14 Renaissance Techniques foreshortening sfumatochiaroscuro

15 Mannerism 1527-1580 Break rules Artifice over nature Intellectual sophistication Beautiful, has style Compositional tension & instability rather than balance & clarity of the Renaissance Elongated proportions, stylized poses, no clear perspective, theatrical lighting, strange settings

16 Baroque 1600-1750 Started by Catholic church- the arts should communicate religious themes Art as a weapon in the religious wars- church wanted to speak to the illiterate, not just the well informed To impress visitors– express triumph, power, & control The name was at first given as an insult– too many unnecessary details, noisy--translates to elaborate Exaggerated motion, clear details

17 Romanticism 1780-1850 Not love romance, but GLORIFICATION– glorified concepts such as liberty, survival, ideals, hope, awe, heroism, despair, and the various feelings that nature evokes in humans (views & sunsets) First start seeing feelings of the artist, not everyone feels the same Creation from nothingness– originality Characteristics: Emotional emphasis Nature can kill you (shipwrecks, lots of shipwrecks) Current events No exact style, technique, or subject matter The Raft of the Medusa Sea of Ice, Wreck of Hope Liberty Leading the People The Nightmare Wanderer above the Sea of Fog

18 Realism 1848-1900 Focus on every day life Represent art truthfully– portray exactly what they saw Rejected Romanticism– avoided over exaggerated emotionalism and drama, instead portrayed things as they really were with no emotions involved Included all classes of people in all aspects of life (even if it was ugly) Ordinary people in ordinary life Photography was introduced and became popular The End of the Working Day Bonjour, Monsiuer Corbet The Arnolfini Portrait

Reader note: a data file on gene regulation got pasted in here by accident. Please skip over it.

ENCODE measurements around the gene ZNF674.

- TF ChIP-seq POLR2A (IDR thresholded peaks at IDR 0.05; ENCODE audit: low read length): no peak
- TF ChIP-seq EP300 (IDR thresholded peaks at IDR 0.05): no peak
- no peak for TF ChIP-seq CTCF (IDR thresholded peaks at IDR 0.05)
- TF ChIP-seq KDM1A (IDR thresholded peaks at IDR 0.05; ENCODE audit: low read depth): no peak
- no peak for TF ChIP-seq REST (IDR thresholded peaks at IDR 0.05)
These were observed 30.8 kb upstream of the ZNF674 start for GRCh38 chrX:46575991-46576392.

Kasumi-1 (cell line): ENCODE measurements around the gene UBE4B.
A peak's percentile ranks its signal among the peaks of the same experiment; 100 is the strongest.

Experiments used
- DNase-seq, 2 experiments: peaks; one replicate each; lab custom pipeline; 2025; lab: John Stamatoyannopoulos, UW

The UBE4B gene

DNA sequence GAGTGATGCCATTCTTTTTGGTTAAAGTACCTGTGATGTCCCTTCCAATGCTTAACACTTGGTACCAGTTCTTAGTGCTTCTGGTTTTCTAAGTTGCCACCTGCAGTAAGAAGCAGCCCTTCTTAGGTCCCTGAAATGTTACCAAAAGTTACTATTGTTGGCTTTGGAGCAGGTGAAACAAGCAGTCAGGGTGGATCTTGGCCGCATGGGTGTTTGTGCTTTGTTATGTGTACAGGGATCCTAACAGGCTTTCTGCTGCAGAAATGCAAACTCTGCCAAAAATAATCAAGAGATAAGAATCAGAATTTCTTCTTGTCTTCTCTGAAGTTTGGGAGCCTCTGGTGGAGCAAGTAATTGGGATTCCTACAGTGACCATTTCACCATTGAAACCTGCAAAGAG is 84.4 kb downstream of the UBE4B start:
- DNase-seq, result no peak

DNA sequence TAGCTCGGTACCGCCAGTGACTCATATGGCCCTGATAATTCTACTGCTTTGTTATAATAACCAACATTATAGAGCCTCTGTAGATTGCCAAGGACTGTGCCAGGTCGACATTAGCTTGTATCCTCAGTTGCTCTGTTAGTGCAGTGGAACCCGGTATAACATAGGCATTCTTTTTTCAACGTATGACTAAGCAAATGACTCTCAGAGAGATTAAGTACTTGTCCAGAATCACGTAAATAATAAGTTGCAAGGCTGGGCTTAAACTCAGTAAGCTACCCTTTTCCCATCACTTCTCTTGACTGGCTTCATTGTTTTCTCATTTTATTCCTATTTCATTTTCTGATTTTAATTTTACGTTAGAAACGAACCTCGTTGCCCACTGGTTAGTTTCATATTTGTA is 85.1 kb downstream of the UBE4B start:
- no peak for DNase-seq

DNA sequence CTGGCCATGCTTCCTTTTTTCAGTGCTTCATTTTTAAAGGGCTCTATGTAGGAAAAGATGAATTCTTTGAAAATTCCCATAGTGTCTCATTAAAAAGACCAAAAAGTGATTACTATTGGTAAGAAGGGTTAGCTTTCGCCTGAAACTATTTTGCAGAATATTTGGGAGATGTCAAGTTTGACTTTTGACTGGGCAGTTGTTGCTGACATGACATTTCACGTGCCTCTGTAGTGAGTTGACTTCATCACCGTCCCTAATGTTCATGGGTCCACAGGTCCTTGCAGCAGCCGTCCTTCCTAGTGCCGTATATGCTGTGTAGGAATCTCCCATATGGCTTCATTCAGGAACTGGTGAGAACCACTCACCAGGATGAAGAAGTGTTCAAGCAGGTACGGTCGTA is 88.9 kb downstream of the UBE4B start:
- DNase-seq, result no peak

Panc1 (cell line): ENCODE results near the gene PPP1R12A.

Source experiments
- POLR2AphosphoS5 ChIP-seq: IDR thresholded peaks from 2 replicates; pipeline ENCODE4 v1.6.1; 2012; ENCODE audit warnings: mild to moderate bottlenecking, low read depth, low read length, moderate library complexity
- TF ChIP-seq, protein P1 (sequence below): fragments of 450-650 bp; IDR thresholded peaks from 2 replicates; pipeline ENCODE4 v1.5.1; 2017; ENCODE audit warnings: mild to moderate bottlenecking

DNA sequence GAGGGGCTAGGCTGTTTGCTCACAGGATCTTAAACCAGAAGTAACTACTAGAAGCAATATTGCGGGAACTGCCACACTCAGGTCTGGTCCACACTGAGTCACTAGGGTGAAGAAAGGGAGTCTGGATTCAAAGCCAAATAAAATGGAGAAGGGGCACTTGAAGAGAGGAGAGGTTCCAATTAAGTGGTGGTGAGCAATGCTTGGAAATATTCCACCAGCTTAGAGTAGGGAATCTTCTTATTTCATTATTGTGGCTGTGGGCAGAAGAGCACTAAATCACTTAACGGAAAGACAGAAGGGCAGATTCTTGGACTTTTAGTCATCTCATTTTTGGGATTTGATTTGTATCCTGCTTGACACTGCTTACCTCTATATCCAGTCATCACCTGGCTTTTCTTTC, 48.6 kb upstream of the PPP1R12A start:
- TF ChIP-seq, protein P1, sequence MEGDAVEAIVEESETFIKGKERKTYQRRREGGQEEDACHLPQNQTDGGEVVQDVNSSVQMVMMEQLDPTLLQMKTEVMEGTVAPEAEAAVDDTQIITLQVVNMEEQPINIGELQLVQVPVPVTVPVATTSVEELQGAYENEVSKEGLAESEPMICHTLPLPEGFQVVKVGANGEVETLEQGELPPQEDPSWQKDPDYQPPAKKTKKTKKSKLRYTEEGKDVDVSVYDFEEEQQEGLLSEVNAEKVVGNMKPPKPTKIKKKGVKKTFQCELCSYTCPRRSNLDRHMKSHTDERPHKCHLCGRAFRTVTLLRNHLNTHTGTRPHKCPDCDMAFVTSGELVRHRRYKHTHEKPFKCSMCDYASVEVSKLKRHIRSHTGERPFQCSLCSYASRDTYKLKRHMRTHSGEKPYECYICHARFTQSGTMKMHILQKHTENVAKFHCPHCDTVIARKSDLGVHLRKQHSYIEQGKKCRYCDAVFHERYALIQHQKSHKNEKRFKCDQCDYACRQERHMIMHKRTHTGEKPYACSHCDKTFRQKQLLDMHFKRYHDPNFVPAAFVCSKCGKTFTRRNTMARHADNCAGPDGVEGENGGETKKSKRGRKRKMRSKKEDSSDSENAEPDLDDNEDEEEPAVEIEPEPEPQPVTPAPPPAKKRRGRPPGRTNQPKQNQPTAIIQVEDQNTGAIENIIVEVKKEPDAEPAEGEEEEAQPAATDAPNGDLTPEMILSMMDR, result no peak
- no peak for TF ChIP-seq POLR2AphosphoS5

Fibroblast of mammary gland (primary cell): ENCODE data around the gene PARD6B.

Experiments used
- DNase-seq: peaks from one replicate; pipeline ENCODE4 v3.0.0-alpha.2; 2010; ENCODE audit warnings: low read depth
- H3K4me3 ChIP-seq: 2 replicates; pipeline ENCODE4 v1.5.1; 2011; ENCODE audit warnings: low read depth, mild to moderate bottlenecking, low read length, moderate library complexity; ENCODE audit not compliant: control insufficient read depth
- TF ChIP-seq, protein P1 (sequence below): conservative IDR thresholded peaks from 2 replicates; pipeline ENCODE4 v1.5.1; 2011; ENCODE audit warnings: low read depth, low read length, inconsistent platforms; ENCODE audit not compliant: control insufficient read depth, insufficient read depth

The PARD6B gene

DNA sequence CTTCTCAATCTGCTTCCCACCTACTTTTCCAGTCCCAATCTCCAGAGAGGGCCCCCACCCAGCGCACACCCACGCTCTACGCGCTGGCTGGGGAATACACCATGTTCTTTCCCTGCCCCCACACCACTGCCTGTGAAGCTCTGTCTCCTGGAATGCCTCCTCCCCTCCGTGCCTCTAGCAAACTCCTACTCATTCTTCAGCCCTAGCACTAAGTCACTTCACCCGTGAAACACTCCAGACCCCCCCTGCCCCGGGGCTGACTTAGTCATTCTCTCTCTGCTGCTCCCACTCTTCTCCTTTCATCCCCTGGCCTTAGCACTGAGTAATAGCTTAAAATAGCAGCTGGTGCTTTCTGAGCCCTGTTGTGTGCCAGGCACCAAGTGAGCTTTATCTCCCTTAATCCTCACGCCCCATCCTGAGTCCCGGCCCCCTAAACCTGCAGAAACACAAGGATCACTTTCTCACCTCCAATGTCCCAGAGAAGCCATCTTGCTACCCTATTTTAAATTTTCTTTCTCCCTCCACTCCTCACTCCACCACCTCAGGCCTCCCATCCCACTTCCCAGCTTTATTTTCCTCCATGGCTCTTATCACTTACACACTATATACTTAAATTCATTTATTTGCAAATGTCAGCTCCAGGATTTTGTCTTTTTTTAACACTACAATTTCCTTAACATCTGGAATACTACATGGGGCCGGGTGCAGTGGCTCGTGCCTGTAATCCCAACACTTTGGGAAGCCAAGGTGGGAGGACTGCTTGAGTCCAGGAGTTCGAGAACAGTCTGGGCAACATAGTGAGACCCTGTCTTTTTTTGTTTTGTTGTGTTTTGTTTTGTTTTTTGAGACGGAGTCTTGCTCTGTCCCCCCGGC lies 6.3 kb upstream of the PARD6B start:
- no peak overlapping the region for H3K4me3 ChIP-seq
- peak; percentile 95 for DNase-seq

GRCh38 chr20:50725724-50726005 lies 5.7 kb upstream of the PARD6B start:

19 Impressionism 1865-1885 Began in Paris by a group of artists Name comes from Monets painting, Impression Sunrise Characteristics Small, thin, visible brushstrokes Ordinary subject matter Capturing effects of natural light & how it changes Unusual visual angles Movement Colors often arent mixed, instead laid side by side Avoids using black paint, grays (complimentary colors to shade) Didnt wait for paint to dry Painted in evenings to create shadows & studied natural colors of light Haystacks Lydia Leaning on Her Arms

20 Post-Impressionism 1885-1910 Continued impressionist style, but emphasized geometric forms Exaggerated an aspect of impressionism Impasto- thick application of paint– shows off texture and paint marks Used unnatural color Pointillism

21 Fauvism 1900-1910 Led by Matisse and Derain Only had 3 exhibitions, lasted a short time Wild brushstrokes Strong color Not realistic; abstract; simple Color theory study

22 Cubism 1905-1920 Considered most influential movement of 20 th century Objects are analyzed, broken up, and rearranged Many viewpoints instead of just one Abstract Inspired movements in other art forms (music, literature, theatre)

23 Surrealism 1917-1950 Painting dreams Exploring the unconscious– automatic writing Illogical scenes that looked realistic Made creatures out of every day objects Element of surprise

24 Abstract Expressionism 1940-1960 First American-only influenced movement-- NYC Spontaneous, automatic, subconscious Its better to catch the spirit of the sea, rather than all its tiny ripples.

25 Modernism 1960-present Freedom of expression Experimentation Pop-Art Consumerism Radicalism Startled audiences Collage, installations ready-mades Performance art